Movies can be a great starting point to learn about systemic racism, but it's important to remember that not every movie featuring Black leads comes from Black storytellers. On Sunday, June 7, Bryce Dallas Howard called out The Help as a "story told through the perspective of a white character" that "was created by predominantly white storytellers." The actor voiced her concerns that The Help was trending on Netflix (as of the writing of this article, it was the fourth most watched movie on the streaming platform) as protesters across the United States are calling for an end to police brutality and racial inequality.
Howard starred as a racist housewife, Hillary "Hilly" Walters Holbrook in the 2011 film that netted Viola Davis an Oscar nomination and Octavia Spencer a win. Despite being well-received at the Oscars, The Help has faced criticism for its white savior narrative since its release, and seeing it trend on Netflix in the wake of the protests led people on social media to point out better options. Now Howard is joining them in pointing viewers to a different direction for documentaries, TV shows, and films about the Black experience that might be more representative than The Help.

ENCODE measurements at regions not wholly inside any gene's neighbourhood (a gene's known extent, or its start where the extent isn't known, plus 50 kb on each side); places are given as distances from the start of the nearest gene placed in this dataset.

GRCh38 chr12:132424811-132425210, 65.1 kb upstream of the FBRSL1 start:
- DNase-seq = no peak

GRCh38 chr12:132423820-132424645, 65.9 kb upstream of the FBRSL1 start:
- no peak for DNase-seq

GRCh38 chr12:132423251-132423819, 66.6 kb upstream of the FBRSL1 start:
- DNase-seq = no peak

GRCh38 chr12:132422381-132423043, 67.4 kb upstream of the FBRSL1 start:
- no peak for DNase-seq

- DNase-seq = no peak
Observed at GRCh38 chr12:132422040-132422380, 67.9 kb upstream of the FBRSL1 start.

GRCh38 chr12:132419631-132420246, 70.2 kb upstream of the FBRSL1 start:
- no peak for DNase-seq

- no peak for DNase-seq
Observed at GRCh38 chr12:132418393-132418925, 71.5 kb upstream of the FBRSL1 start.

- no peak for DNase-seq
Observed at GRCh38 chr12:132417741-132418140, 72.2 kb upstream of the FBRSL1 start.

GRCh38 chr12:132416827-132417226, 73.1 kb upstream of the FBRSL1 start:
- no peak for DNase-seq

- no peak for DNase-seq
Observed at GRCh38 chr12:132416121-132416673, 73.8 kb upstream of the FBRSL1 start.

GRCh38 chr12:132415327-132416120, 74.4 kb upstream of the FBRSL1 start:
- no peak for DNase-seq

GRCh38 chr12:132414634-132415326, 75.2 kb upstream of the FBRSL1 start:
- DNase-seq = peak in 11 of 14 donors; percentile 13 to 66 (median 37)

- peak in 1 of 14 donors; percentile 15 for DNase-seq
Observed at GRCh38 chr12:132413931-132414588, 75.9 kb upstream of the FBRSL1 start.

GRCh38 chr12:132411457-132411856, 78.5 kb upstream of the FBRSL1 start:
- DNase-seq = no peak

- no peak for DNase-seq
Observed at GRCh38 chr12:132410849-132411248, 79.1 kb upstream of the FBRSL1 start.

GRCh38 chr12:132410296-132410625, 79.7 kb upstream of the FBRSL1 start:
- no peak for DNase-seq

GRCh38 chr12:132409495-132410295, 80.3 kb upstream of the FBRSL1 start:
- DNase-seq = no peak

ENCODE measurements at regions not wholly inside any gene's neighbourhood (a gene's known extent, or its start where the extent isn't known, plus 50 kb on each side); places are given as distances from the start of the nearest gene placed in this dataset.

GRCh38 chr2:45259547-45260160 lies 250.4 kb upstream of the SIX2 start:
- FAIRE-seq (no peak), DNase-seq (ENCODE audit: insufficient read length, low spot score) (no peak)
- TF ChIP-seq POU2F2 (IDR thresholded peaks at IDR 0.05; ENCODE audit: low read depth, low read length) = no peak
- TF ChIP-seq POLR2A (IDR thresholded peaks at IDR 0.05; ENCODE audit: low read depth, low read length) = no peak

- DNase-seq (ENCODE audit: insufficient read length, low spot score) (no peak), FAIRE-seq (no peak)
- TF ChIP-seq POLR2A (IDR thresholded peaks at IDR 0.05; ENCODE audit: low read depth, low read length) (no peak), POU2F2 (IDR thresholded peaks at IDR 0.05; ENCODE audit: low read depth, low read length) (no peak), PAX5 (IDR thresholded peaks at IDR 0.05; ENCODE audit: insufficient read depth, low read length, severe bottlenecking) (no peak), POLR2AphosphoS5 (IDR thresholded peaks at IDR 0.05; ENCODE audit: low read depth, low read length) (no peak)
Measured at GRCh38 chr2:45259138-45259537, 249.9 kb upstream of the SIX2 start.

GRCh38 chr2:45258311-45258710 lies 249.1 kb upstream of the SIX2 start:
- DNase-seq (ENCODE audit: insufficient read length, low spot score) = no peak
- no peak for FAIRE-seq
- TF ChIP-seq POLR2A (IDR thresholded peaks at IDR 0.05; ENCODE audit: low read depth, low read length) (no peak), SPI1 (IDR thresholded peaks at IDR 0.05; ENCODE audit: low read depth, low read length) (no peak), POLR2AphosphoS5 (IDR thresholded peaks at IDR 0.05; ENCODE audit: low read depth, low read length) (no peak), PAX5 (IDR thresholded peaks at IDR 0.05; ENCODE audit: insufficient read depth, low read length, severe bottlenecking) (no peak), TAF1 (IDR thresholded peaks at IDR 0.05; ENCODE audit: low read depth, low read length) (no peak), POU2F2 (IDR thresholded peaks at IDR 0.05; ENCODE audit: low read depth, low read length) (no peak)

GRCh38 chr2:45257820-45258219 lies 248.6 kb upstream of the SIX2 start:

"I'm so grateful for the exquisite friendships that came from that film — our bond is something I treasure deeply and will last a lifetime," Howard wrote in her post. However, she continued, "we can all go further" than watching Black stories written and directed by white filmmakers. (The Help was directed by Tate Taylor, a white man, and adapted from a book written by Kathryn Stockett, a white woman.)
Howard then listed a number of worthy alternatives to watching The Help, including: 13th, Eyes on the Prize, I Am Not Your Negro, Just Mercy, Malcolm X, Say Her Name: The Life and Death of Sandra Bland, Selma, Watchmen, and When They See Us. She also encouraged her followers to fill the comments section with their own recommendations.
Just Mercy is currently free to rent across multiple platforms courtesy of Warner Bros. The studio shared a statement via Twitter encouraging anyone looking to learn more about systemic racism to watch the 2019 film starring Michael B. Jordan and Jamie Foxx. Additionally, The Criterion Collection has removed the paywall on a number of movies from Black filmmakers, including Daughters of the Dust, Losing Ground, and Down in the Delta, per IndieWire. Meanwhile 13th, Malcolm X, and When They See Us are currently available to stream on Netflix.
All of these films, documentaries, and TV series make for a more edifying viewing experience than The Help. As Howard wrote, "Stories are a gateway to radical empathy and the greatest ones are catalysts for action."